I asked someone to give me a referral for a contractor to do some work at my house. He gave me two names and said “They’re just contractors though. They all do the same thing.”
But then I asked someone else the same question, and he said, “You want to call X, and here’s why…” He gave me the name of a local company and he was absolutely right. I’ve since referred them to countless others.
In business, the last thing you want to be referred to as “just another contractor.” (Replace contractor for whatever you would like)
One of the key lessons in my second book The Customer Loyalty Loop is that you have to separate yourself from the crowd with the way you conduct business from the point of the first contact, through the second sale, and until the end of the relationship.
Since we’ve been living through multiple renovations in our old home over the past eight months I’ve come to realize that there are a lot of predetermined notions and perceptions of contractors and tradespeople in general. But this applies to all types of different businesses.
This in turn often dictates how customers treat those businesses, and how those businesses treat their customers.
Consider the classic stereotypical view of the car salesman. They often are often viewed as “a typical car salesman” until he or she proves the customer otherwise.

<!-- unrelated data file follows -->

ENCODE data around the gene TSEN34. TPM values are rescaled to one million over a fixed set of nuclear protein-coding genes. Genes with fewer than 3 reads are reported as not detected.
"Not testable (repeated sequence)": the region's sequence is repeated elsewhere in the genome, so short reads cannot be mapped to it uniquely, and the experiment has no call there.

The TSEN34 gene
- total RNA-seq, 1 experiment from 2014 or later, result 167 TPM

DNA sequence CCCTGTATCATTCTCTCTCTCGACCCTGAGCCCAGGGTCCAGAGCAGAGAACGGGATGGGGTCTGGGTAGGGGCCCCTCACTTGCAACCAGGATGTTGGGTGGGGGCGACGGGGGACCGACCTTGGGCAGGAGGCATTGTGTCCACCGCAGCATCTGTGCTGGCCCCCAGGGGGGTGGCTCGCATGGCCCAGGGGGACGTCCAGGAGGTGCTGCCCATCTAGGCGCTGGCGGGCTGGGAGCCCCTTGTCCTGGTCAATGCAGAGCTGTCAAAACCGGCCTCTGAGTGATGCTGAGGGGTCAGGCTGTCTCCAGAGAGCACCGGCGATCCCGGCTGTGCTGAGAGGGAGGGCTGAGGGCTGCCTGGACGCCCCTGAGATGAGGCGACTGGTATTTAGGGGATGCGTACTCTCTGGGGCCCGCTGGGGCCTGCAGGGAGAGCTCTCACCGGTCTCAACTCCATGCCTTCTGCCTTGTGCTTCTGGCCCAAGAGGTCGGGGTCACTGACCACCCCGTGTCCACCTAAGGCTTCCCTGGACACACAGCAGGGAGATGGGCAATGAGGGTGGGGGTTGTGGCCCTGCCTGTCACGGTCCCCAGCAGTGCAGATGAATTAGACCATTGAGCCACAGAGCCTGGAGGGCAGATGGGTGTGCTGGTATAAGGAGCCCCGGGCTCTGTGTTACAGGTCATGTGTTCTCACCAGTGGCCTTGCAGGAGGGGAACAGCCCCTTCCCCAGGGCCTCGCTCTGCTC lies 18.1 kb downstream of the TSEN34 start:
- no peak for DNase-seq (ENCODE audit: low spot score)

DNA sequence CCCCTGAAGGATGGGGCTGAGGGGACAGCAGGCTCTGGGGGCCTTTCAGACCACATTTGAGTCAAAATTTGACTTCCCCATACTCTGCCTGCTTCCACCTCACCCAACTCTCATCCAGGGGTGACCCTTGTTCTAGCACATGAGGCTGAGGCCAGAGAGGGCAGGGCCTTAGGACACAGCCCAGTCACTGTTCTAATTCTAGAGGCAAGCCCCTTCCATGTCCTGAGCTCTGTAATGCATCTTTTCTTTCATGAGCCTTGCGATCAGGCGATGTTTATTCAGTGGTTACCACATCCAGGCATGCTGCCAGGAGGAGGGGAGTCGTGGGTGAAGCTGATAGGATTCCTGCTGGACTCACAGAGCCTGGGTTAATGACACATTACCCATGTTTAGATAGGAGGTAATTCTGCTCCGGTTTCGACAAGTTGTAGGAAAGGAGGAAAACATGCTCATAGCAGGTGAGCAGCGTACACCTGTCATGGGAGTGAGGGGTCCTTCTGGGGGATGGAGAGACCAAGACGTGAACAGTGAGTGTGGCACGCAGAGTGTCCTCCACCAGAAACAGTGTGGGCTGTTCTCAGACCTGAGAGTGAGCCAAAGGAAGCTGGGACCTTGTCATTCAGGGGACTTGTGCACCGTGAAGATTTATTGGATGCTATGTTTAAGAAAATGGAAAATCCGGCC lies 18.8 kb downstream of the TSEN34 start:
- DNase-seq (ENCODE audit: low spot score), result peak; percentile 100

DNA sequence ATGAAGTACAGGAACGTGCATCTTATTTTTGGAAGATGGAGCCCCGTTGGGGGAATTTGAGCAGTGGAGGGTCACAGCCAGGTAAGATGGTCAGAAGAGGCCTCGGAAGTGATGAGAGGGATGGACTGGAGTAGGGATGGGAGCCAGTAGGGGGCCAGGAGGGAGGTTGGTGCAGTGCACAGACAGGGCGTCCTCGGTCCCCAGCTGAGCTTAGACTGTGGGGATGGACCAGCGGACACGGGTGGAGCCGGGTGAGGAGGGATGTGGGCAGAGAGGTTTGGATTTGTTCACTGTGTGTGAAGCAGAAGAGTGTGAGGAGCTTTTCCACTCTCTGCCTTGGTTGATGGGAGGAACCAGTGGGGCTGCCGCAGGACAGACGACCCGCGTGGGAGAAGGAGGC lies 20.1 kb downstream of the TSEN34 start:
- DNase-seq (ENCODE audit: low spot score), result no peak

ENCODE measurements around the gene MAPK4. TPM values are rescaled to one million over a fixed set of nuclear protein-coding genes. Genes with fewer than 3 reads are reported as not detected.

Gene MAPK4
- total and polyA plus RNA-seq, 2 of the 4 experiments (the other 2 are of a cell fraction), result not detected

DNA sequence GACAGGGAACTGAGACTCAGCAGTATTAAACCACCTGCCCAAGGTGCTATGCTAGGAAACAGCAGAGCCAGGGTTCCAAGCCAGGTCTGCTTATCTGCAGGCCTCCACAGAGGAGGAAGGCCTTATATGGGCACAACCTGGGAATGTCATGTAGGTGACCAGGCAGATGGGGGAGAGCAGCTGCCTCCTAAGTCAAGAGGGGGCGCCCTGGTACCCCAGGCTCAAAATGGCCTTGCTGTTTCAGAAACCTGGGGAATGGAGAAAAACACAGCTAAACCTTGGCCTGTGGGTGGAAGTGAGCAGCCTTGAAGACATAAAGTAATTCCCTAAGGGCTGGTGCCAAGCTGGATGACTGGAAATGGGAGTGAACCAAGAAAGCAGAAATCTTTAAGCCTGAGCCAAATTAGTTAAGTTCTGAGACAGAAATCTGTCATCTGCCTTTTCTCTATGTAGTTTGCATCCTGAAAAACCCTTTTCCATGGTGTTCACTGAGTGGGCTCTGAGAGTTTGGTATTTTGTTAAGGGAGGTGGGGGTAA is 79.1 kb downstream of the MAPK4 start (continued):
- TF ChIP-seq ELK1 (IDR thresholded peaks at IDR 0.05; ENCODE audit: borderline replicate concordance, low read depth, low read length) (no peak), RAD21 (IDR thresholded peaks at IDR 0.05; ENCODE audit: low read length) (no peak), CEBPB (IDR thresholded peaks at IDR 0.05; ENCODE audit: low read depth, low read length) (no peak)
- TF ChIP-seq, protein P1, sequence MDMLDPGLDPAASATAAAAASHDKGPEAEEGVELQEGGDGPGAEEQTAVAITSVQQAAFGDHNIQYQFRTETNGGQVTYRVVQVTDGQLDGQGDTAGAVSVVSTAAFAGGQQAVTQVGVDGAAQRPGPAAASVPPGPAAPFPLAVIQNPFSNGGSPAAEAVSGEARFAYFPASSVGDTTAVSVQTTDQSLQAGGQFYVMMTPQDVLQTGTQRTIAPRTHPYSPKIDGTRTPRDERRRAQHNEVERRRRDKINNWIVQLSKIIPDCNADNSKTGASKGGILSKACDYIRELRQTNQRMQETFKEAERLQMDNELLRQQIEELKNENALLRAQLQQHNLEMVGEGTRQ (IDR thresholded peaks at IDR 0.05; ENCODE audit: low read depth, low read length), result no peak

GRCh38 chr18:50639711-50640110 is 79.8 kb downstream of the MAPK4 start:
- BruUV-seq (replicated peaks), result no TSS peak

What makes someone stand out is they take very specific steps to differentiate themselves from the crowd.
At the end of The Customer Loyalty Loop, I told the story of a guy doing some work on our previous house who did everything right.
He showed up when he said he would show up.
He returned calls promptly when I left a voicemail.
He followed up on our work to ensure we were happy.
He asked for a testimonial and asked us to refer others to him.
So here we are, five months into the pandemic.
What’s different with your business now? What has changed? How are you better now than you were five months ago? What have you learned? Where will you go from here?
Banks still say they provide the greatest customer service ever. Nearly every business still says they provided an unparalleled experience and world-class service..
But people don’t care what you say. They only care what you do and what they see, feel, experience, touch, taste, etc.
We now have entire cities, states, and countries being judged by their response to the pandemic.
Not pointing fingers or naming names, but you can't just tell people how great you are.
People judge places (and businesses) by what they see and witness with their own eyes.
Ford spent a gazillion dollars on the slogan Quality is Job 1… Let’s hope they saved it for the new Bronco!
Last week I called a company that said my call was important to them.
A recorded message told me that for 35 years they had provided world-class service to customers across the globe.
Well, I waited 35 minutes (which felt like 35 years) and was then told I needed to email more information. I did, and they have to respond. That was over a week ago.
Instead of using the pandemic to pivot to an entirely new business model, try the following:
Look at where you can breathe new life into promises made.
Look at where you can differentiate yourself from your competitors.
Want to come out of the pandemic ahead of everyone else?
Do whatever it takes to prove you're not "just another (insert title here)!”